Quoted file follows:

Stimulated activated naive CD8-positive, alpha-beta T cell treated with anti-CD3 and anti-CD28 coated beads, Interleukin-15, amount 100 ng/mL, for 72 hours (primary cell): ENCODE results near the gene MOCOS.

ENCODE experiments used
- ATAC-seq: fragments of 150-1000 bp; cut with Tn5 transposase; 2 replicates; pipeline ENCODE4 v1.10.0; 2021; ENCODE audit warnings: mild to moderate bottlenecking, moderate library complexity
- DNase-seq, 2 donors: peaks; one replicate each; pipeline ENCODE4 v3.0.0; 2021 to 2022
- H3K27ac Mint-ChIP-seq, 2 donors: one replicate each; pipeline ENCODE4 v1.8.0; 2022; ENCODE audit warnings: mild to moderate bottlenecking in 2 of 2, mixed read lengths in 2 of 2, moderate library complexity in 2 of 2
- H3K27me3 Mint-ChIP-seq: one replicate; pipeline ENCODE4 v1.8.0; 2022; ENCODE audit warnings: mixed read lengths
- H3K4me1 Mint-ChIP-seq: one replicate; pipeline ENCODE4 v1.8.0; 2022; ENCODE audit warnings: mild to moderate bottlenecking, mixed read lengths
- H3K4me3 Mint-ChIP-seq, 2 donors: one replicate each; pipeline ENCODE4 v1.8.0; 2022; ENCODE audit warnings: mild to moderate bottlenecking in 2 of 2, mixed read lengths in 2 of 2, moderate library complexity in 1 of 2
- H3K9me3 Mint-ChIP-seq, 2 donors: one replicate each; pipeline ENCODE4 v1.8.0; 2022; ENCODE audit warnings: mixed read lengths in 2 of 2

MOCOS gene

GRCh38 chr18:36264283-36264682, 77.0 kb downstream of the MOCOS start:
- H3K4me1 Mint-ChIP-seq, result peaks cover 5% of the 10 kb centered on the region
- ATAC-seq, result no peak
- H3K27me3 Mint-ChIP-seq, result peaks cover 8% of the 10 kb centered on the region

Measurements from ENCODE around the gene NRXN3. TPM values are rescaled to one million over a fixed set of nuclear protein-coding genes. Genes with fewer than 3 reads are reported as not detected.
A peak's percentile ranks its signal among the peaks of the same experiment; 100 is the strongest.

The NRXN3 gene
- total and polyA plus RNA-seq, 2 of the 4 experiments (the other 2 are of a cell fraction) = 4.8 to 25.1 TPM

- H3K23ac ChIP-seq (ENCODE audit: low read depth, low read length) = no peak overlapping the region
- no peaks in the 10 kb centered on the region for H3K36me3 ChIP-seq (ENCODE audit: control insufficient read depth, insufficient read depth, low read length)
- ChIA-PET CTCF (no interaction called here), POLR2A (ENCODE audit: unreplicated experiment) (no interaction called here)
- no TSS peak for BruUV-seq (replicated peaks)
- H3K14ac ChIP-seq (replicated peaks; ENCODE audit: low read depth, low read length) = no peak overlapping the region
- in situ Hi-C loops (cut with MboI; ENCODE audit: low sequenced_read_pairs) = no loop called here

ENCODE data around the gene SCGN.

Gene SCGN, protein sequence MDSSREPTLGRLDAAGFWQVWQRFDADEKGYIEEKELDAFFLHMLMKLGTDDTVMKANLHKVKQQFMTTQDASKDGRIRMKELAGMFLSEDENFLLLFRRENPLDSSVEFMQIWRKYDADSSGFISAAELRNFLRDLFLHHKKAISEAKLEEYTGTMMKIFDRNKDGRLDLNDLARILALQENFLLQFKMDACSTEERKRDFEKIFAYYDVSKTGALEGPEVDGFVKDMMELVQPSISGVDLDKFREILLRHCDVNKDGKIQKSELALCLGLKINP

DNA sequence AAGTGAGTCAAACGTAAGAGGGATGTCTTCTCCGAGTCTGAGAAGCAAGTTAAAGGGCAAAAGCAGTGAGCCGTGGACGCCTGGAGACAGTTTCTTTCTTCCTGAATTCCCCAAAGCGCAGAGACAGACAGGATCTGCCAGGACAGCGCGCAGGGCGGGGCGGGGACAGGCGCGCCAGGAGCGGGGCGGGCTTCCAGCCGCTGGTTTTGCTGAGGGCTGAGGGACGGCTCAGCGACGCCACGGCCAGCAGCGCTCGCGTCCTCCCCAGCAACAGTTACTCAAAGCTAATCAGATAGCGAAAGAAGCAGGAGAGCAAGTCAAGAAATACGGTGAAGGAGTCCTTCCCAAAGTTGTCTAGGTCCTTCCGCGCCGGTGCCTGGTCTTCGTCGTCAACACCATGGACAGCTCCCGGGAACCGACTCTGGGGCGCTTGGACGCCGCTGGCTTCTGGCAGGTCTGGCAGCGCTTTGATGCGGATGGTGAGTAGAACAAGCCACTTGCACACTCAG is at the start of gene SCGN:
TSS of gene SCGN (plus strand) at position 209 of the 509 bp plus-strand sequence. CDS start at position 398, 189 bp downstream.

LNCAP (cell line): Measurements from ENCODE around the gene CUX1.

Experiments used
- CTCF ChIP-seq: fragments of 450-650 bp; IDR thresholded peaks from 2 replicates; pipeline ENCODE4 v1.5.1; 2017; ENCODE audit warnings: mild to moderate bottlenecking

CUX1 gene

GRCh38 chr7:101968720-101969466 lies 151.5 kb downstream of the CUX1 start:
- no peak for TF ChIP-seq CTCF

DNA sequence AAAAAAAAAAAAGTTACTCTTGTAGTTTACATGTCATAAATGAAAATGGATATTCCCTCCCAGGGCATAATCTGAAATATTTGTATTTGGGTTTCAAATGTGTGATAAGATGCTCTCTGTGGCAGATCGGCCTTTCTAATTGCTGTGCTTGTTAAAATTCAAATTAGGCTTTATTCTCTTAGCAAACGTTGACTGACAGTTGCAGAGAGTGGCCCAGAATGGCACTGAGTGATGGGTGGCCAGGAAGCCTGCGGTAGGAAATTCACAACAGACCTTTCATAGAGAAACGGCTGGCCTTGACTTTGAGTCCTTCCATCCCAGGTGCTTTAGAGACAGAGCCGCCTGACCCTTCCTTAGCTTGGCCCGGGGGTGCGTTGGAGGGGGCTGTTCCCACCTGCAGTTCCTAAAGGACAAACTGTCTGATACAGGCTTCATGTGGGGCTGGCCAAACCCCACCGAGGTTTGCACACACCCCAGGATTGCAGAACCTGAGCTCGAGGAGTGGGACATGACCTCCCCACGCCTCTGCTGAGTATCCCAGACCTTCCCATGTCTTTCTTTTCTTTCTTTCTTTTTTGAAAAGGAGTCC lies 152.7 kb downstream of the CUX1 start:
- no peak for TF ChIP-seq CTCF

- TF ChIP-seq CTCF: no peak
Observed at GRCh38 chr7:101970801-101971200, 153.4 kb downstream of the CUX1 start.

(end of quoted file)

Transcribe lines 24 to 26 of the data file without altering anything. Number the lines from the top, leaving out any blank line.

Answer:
- in situ Hi-C loops (cut with MboI; ENCODE audit: low sequenced_read_pairs) = no loop called here

ENCODE data around the gene SCGN.

Gene SCGN, protein sequence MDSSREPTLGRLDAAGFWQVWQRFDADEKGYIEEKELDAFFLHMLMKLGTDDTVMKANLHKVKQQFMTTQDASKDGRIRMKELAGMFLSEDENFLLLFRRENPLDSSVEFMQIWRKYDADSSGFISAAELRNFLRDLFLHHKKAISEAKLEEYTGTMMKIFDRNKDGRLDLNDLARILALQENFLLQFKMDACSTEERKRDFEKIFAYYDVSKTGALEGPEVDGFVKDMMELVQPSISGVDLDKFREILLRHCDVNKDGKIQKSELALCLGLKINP